The hundred of Reading
Introduction and map

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Victoria County History

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P.H. Ditchfield and William Page (eds)

Year published

1923

Pages

275-276

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'The hundred of Reading: Introduction and map', A History of the County of Berkshire: Volume 3 (1923), pp. 275-276. URL: http://british-history.ac.uk/report.aspx?compid=43216 Date accessed: 23 August 2014.


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THE HUNDRED OF READING

CONTAINING THE PARISHES OF

BEENHAM THATCHAM
BLEWBURY with UPTON and ASTON UPTHORPE TILEHURST (fn. 1)
BUCKLEBURY And the Borough of READING with ST. GILES with WHITLEY and ST. MARY with SOUTHCOT
CHOLSEY
PANGBOURNE
SULHAMSTEAD ABBOTS with GRAZELEY (fn. 2)

The hundreds of Reading and Theale were both included in Reading Hundred at the time of the Domesday Survey, when the whole was assessed at 111 hides and 2 virgates; in the reign of the Confessor the assessment had been 146 hides. (fn. 3) Neither Sulhamstead Abbots, Beenham nor Tilehurst is mentioned in the Survey. The last two may possibly have been included in Reading Manor. (fn. 4) The tithing of Beech Hill in Stratfield Saye is also absent, while Blewbury, Bucklebury and Thatcham belonged respectively to hundreds bearing their names, (fn. 5) and Cholsey to 'Esliteford.' (fn. 6) The hundred was granted by Henry I to Reading Abbey at its foundation, the men of the adjacent manors being bound to come to the court according to custom. (fn. 7) The grant, however, seems to have led to a reconstruction of the hundred, which was formed of the manors, with their dependent manors, held by the abbey in demesne in Berkshire. The abbot's liberty was divided into the hundred 'intrinsecus' of Reading, the hundred of Theale and the borough of Reading, whilst to Reading, Hundred were transferred the townships of Bucklebury, Cholsey, Windsor Underore, and part of Blewbury, Thatcham and East Hendred, all of which were held by the abbey. The exact date when this division took place is uncertain, but it was certainly before 1241. (fn. 8) The manor of Windsor Underore was included in Reading Hundred in 1327. (fn. 9) Beech Hill, then called Trunkwell, and Southcot belonged to Theale in the reign of Edward I (fn. 10) and continued to be members of that hundred as late as 1549, (fn. 11) when Reading was held by the Duke of Somerset, at which date the only townships represented at the hundred court were Pangbourne, Whitley, Battle, Sivearstrete, Stratfield Mortimer and part of Stratfield Saye, the tithing of Trunkwell (fn. 12) being excepted. In 1666 the hundred was practically the same as in 1831, (fn. 13) and there have been few alterations since that date. Grazeley was formed into a separate parish in 1854 and Beech Hill in 1868, while Cholsey, after being for some time a member of Moreton Hundred, returned to Reading between 1899 and 1911. Upton and Aston Upthorpe, formerly hamlets of Blewbury, but now forming a separate parish, are in Moreton Hundred.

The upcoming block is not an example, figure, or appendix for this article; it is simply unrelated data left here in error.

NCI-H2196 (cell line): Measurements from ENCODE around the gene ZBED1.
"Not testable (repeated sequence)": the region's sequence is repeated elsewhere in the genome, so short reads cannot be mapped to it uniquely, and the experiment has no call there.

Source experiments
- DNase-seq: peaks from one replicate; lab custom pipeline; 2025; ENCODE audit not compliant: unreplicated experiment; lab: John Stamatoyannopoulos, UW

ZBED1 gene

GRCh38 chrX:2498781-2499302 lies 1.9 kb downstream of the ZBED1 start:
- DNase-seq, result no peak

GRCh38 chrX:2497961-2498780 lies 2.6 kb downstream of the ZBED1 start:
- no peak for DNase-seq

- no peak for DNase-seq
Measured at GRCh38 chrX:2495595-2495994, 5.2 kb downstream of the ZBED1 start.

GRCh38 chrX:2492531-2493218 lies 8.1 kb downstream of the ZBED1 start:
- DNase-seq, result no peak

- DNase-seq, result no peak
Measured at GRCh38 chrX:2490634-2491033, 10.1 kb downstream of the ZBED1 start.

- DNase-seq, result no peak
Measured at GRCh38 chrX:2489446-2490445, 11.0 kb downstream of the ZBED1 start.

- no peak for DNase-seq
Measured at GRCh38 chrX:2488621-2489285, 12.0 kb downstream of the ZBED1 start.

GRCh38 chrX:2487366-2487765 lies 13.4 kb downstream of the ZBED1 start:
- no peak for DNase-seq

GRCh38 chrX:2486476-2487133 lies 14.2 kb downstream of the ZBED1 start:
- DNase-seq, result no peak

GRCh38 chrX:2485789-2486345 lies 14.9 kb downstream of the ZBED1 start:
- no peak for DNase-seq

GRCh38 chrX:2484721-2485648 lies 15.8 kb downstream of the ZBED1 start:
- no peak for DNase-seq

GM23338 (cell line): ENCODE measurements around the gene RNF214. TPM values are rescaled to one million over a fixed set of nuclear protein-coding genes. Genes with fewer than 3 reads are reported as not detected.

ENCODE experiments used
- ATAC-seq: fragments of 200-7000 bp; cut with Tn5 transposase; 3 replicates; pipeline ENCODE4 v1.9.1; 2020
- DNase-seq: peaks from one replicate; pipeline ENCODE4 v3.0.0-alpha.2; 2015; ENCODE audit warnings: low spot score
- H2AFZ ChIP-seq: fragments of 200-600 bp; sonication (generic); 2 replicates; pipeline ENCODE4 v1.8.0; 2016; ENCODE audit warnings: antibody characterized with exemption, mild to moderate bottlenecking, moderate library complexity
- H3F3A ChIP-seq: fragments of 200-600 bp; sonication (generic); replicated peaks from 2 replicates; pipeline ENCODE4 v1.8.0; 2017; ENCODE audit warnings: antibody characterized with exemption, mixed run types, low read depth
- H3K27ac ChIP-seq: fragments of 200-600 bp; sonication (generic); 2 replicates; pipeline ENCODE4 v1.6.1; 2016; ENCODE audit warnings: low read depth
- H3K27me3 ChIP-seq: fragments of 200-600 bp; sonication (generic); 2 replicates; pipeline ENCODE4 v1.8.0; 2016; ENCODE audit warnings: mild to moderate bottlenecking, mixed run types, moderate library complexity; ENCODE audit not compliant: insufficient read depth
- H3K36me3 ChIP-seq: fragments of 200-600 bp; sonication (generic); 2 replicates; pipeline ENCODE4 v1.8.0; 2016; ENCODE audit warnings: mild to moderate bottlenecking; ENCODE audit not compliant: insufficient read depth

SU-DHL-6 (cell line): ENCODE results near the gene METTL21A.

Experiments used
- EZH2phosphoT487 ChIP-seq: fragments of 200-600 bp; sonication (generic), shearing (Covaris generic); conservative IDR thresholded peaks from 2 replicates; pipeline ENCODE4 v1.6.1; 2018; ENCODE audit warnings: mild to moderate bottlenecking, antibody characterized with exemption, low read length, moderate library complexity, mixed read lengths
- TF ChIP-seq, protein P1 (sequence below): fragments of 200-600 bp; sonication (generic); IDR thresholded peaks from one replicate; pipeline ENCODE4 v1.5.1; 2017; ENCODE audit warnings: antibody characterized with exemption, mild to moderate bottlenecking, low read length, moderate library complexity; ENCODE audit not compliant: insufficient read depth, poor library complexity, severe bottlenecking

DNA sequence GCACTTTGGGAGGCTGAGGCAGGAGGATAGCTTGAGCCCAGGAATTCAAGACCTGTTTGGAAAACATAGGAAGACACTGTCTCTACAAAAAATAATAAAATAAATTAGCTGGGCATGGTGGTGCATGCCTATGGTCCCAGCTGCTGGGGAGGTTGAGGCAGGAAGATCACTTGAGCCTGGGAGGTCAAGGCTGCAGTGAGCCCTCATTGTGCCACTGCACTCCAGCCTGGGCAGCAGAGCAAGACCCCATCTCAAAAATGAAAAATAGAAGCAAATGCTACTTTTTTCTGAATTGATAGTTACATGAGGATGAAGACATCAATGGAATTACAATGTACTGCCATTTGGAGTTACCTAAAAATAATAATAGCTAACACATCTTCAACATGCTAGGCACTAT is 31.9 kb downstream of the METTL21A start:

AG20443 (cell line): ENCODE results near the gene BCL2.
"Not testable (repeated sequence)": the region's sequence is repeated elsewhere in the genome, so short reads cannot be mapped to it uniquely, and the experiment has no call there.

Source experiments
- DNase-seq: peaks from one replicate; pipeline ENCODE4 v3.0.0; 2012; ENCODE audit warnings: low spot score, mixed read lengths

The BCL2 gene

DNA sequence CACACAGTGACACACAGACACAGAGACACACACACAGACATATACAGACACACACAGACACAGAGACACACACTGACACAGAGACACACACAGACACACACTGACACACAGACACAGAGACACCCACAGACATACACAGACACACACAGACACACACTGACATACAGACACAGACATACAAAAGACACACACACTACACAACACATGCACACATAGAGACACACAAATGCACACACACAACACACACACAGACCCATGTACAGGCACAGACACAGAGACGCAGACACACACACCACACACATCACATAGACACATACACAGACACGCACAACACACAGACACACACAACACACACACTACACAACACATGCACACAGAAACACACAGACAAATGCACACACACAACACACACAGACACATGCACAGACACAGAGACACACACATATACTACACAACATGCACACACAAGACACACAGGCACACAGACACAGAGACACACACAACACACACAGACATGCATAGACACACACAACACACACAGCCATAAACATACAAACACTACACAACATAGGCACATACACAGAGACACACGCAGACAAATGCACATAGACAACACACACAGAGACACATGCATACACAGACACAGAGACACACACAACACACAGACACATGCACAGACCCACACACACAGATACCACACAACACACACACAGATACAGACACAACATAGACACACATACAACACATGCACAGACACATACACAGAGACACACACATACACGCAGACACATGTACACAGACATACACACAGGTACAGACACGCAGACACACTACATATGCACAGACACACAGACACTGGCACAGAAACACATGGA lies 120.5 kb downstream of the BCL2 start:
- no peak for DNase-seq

Index Map to the Hundred of Reading

Footnotes

1 Shinfield, of which a part lies in this hundred, will be found under Charlton.
2 The extent of the hundred in 1831 (Pop. Ret.).
3 V.C.H. Berks. i, 334, 344–5, 349–56, 361–3, 366, 367, 369. The hundred then included the unidentified townships of 'Lonchelei' and 'Burlei' (ibid. 355, 349, 369).
4 See below.
5 V.C.H. Berks. i, 327, 330, 345.
6 Ibid. 328.
7 Harl. MS. 1708, fol. 2.
8 Assize R. 37, m. 27; cf. Lay Subs. R. bdle. 73, no. 5. In 1225 (the date of the only earlier assize roll) no part of the abbot's liberty was represented among the hundreds of Berkshire which appeared before the justices of assize (Assize R. 36, m. a/1).
9 Lay Subs. R. bdle. 73, no. 6.
10 Ibid. no. 5.
11 Feud. Aids, i, 48, 70; Ct. R. (Gen. Ser.), portf. 154, no. 51.
12 Ct. R. loc. cit. At the view of frankpledge held at Reading the same year the tithings of Maidenhatch and Colley attended, but not Battle or Stratfield Saye, whilst separate views were held for Blewbury and Cholsey (ibid.).
13 Lay Subs. R. bdle. 75, no. 246; Pop. Ret. 1831. Beech Hill was assessed under Reading Hundred in 1640 (Lay Subs. R. bdle. 75, no. 355). No definite date can be given for the annexation of Southcot to Reading, but it must have taken place before 1831.